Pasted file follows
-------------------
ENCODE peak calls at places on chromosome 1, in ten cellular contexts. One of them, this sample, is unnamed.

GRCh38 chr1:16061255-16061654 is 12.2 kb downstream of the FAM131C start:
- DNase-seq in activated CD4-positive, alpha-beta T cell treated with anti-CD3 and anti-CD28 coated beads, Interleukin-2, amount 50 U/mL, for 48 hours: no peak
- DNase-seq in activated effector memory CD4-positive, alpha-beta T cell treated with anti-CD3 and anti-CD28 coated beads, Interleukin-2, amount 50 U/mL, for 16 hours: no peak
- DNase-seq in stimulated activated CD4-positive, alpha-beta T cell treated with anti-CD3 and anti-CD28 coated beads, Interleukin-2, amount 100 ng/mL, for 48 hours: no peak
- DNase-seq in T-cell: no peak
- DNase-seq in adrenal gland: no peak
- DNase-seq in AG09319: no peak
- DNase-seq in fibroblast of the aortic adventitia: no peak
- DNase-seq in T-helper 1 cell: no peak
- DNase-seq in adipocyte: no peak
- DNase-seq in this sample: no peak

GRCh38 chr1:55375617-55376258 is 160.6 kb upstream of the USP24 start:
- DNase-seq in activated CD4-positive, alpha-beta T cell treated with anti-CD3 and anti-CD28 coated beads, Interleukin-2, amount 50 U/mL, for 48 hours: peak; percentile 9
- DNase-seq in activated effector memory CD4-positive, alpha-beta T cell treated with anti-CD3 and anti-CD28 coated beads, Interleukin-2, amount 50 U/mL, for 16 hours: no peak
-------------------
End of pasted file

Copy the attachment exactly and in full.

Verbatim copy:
ENCODE peak calls at places on chromosome 1, in ten cellular contexts. One of them, this sample, is unnamed.

GRCh38 chr1:16061255-16061654 is 12.2 kb downstream of the FAM131C start:
- DNase-seq in activated CD4-positive, alpha-beta T cell treated with anti-CD3 and anti-CD28 coated beads, Interleukin-2, amount 50 U/mL, for 48 hours: no peak
- DNase-seq in activated effector memory CD4-positive, alpha-beta T cell treated with anti-CD3 and anti-CD28 coated beads, Interleukin-2, amount 50 U/mL, for 16 hours: no peak
- DNase-seq in stimulated activated CD4-positive, alpha-beta T cell treated with anti-CD3 and anti-CD28 coated beads, Interleukin-2, amount 100 ng/mL, for 48 hours: no peak
- DNase-seq in T-cell: no peak
- DNase-seq in adrenal gland: no peak
- DNase-seq in AG09319: no peak
- DNase-seq in fibroblast of the aortic adventitia: no peak
- DNase-seq in T-helper 1 cell: no peak
- DNase-seq in adipocyte: no peak
- DNase-seq in this sample: no peak

GRCh38 chr1:55375617-55376258 is 160.6 kb upstream of the USP24 start:
- DNase-seq in activated CD4-positive, alpha-beta T cell treated with anti-CD3 and anti-CD28 coated beads, Interleukin-2, amount 50 U/mL, for 48 hours: peak; percentile 9
- DNase-seq in activated effector memory CD4-positive, alpha-beta T cell treated with anti-CD3 and anti-CD28 coated beads, Interleukin-2, amount 50 U/mL, for 16 hours: no peak